On December 31, 2020, a presidential decree was published in the Official Gazette of the Federation, establishing the prohibition of transgenic corn as well as the phasing out of glyphosate by 2024 in Mexico.

Promoting the ban of Genetically Modified Organisms (GMOs), also known as transgenic, and highly dangerous pesticides, has been the subject of countless battles over the past 21 years for Greenpeace Mexico, carried out together with various farmer organisations, consumers, academics, researchers, artists and intellectuals.

Glyphosate Action at Ministry of Health in Rome. © Francesco Alesi / Greenpeace
Greenpeace activists protest in front of the Ministry of Health in Rome against the use of glyphosate and ask the Italian government to oppose the renewal of the EU authorization on the toxic herbicide. © Francesco Alesi / Greenpeace

Both GMOs and the herbicide glyphosate have serious repercussions for farmers and Indigenous Peoples of Mexico. Herbicide glyphosate was classified as a possible carcinogenic to humans in 2015. Glyphosate itself is a widespread environmental contaminant utilized to destroy plants considered weeds, found in soils and sediments, a wide range of surface water bodies, groundwater and the marine environment, jeopardising all these ecosystems.

Usage of such contaminants puts the diversity of agricultural varieties conserved in the fields,  fundamental for the production of food in our country, at deep risk. Consequently, the adoption of GMOs and glyphosate increasingly moves us away from enjoying food sovereignty and self-sufficiency.

Activities during WTO Meeting in Mexico. © Greenpeace / Tomas Bravo Garcia
Greenpeace intercepted a trainload of USA maize as it tried to enter Mexico in response to evidence that the US was dumping genetically engineered crops across the border contradicting international agreements. Here an activist in front of the train that has stopped on the bridge. The sign says ” Stop genetically engineered corn” in Spanish and English. © Greenpeace / Tomas Bravo Garcia

The presidential decree published on the last day of 2020, bans the use of the herbicide glyphosate in all federal government programs and establishes the progressive elimination of its use, acquisition, distribution, promotion and importation, as well as the prohibition of agrochemicals containing glyphosate, to achieve full eradication by 2024. Nor does the decree allow the planting of transgenic corn, emphasising that authorisations for the use of genetically modified corn grain in the diet of Mexican people will not be granted, until replaced completely by sustainable and culturally appropriate alternatives, to be no later than 31 January 2024. This translates as a great victory for the health of people and the environment.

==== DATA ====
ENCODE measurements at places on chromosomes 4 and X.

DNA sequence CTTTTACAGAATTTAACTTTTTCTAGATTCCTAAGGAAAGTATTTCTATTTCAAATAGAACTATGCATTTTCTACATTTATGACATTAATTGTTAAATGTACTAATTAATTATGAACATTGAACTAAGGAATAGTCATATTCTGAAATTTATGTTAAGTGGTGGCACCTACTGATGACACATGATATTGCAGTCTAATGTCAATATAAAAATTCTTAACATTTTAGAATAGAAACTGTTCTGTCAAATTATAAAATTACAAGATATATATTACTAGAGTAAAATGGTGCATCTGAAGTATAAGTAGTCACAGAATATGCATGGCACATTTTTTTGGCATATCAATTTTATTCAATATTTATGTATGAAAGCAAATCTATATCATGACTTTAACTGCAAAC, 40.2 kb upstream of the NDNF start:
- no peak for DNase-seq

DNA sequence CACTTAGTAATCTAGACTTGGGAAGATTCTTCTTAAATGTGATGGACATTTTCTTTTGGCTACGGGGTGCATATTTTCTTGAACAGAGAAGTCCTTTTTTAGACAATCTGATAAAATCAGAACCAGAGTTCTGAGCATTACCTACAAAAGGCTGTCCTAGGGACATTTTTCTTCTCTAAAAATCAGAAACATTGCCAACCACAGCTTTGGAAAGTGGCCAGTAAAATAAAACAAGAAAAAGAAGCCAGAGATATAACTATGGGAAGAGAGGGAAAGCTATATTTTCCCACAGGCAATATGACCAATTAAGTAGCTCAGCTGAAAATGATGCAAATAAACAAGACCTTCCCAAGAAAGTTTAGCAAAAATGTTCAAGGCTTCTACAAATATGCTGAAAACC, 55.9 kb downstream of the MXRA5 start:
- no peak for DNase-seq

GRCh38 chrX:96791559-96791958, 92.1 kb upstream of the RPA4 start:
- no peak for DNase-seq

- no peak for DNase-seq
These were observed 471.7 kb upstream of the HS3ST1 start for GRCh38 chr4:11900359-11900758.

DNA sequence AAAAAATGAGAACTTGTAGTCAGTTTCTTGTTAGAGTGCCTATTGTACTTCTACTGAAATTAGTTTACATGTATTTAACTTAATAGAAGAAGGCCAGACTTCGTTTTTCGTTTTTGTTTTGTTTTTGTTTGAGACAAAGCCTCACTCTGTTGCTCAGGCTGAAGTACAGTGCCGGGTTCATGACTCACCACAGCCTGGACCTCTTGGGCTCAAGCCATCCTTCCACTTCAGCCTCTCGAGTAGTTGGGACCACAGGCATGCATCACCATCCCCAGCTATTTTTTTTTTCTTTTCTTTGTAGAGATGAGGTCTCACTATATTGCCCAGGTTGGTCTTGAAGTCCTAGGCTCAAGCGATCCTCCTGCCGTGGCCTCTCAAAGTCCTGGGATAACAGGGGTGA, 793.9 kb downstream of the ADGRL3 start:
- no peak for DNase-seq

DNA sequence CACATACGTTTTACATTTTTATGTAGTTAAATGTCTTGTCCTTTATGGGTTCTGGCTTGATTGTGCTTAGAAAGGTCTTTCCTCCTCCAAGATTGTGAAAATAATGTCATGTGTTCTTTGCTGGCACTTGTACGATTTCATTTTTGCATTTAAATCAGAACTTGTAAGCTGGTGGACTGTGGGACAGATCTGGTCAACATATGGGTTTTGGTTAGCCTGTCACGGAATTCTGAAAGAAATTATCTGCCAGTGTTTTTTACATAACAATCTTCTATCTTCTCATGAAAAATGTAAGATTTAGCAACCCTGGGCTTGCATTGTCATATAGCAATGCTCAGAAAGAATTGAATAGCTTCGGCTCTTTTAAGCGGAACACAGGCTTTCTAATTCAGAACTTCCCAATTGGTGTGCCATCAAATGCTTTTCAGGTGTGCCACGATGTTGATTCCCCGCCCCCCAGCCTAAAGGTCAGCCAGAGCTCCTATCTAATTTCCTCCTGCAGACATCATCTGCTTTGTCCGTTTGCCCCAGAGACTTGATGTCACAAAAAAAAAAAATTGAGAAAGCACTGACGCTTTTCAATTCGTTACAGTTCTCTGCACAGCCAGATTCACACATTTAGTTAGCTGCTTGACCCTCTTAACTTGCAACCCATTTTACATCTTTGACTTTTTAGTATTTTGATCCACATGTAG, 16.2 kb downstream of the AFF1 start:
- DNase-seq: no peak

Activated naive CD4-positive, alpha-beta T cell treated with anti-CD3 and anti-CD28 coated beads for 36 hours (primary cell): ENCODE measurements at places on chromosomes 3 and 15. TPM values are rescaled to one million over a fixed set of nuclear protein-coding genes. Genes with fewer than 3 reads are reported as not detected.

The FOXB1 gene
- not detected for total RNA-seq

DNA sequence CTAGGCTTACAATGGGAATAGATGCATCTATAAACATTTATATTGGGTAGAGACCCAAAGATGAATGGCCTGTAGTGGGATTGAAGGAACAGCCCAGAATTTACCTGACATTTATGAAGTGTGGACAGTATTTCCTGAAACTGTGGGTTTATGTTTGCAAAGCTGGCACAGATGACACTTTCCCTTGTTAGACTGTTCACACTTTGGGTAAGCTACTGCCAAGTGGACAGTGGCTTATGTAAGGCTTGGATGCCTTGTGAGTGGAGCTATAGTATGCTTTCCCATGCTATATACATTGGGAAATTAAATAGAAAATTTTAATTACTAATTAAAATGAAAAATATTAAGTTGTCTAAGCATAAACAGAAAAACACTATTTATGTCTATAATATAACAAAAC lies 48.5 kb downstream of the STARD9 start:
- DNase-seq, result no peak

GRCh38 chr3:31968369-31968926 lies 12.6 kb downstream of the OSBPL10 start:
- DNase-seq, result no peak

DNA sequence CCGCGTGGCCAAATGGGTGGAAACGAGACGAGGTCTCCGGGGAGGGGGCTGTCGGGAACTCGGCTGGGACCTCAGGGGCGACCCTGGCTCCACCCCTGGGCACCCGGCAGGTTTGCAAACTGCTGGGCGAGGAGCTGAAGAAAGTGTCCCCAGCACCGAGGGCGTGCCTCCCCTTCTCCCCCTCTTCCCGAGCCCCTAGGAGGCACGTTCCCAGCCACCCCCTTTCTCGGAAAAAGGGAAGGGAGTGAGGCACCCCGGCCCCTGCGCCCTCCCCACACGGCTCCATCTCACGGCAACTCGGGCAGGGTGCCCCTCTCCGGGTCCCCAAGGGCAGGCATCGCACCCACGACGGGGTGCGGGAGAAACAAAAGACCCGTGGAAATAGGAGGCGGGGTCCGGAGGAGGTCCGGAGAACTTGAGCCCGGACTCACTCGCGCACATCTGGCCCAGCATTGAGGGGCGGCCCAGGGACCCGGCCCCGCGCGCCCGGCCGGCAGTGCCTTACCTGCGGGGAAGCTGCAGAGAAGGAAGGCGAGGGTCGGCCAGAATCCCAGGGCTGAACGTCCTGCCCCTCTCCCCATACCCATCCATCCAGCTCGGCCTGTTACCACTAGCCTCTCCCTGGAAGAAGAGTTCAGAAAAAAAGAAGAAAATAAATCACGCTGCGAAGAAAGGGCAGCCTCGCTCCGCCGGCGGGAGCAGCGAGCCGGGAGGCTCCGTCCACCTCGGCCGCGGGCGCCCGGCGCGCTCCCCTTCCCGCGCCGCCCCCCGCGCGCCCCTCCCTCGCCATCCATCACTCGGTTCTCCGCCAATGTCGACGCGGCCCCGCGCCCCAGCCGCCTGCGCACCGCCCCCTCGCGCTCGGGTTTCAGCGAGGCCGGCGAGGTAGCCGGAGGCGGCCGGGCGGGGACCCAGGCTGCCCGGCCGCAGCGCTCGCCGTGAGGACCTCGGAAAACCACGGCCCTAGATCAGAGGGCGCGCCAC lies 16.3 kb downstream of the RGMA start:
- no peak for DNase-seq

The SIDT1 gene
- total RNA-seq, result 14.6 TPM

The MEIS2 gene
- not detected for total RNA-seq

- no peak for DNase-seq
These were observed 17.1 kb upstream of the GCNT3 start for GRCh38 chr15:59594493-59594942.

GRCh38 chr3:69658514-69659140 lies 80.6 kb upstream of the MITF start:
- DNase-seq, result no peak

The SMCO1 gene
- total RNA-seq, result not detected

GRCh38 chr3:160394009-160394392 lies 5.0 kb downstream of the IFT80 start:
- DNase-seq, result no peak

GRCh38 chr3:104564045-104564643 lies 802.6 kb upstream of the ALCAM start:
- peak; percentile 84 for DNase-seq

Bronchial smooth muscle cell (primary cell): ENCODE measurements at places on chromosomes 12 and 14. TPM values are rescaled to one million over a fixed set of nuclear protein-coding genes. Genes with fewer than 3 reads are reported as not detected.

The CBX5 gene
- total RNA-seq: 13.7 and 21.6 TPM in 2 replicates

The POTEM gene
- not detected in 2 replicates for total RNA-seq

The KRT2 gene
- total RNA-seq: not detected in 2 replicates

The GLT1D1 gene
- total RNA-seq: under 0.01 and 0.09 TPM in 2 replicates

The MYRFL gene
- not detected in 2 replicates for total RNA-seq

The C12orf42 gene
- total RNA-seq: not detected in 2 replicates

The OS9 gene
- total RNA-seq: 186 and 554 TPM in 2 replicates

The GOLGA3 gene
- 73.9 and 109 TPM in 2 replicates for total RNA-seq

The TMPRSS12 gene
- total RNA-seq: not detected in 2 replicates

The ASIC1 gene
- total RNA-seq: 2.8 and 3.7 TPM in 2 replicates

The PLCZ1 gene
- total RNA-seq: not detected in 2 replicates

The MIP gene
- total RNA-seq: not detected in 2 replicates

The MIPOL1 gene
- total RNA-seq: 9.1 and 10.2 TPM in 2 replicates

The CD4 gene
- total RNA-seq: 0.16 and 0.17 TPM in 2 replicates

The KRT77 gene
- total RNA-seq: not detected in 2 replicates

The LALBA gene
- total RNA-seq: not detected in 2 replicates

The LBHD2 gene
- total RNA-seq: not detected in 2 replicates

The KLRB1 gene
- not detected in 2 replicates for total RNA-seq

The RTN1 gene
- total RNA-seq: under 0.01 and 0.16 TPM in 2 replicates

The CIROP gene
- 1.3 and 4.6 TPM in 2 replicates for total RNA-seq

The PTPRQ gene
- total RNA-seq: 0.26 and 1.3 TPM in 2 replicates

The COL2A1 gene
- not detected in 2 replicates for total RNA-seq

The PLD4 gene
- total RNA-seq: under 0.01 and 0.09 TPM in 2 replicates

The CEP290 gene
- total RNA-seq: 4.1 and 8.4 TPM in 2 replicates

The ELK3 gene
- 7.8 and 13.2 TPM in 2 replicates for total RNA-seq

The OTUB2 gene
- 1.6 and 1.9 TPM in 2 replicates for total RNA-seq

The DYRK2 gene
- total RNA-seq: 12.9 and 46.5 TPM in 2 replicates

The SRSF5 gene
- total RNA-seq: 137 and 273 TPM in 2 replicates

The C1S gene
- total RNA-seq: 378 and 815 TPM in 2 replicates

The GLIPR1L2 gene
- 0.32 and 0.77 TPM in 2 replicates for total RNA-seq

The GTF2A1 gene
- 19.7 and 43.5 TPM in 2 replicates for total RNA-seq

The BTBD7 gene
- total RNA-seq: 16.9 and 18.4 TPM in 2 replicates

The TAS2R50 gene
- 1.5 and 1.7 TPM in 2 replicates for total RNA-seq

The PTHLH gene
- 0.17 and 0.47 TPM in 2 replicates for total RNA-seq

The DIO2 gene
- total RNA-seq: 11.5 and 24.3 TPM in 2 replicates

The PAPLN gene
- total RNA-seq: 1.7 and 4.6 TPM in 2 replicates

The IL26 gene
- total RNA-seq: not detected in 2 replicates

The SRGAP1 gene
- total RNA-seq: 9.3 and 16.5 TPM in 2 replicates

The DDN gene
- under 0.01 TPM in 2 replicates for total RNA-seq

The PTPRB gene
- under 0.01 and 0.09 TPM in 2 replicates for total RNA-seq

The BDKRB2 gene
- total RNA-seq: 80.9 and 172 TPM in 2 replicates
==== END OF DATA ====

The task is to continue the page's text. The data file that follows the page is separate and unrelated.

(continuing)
However, true progress is only found in the use of sustainable agricultural techniques. This includes ecological agriculture, the protection of agrobiodiversity, conservation of soil fertility, the development of local models, based on traditional varieties and agroecosystems that allow us to combat climate change and produce healthy and sustainable food.

Notably, Mexico is considered the center of origin, domestication and diversification of 59 types of corn and other crops, among them, chilli, beans, squash, vanilla, cotton, avocado, cocoa and amaranth.

Celebration to Honour GE Free Corn in Mexico. © Greenpeace / Gustavo Graf
For thousands of years, maize (corn) has been an essential food for the people of Mexico; it also plays an integral part in their culture and religion. Unfortunately, in recent years the maize has been tainted by GE varieties entering the country and being planted by unaware farmers. © Greenpeace / Gustavo Graf

The time to pay off this historical debt with genetic diversity in Mexico has arrived. We will celebrate the ban on transgenic corn and glyphosate as important steps to advance towards ecological production that preserves biodiversity, forged in the hands of farmers for millennia.

But we cannot forget this is not the only step necessary to protect our native corn, our culture and heritage. Our aim as Greenpeace Mexico is to reach a green and fair agri-food system free of pesticides, without GMOs and avoid the privatisation of seeds. 

Reaching food sovereignty and self-sufficiency means moving towards sustainable food production systems. It is not only about substituting one product for another, but transforming the agri-food system from the roots: producing healthy food that does not harm the environment and guarantees the health of farmers and consumers.

Viridiana Lázaro is an Agriculture and Climate Specialist with Greenpeace México.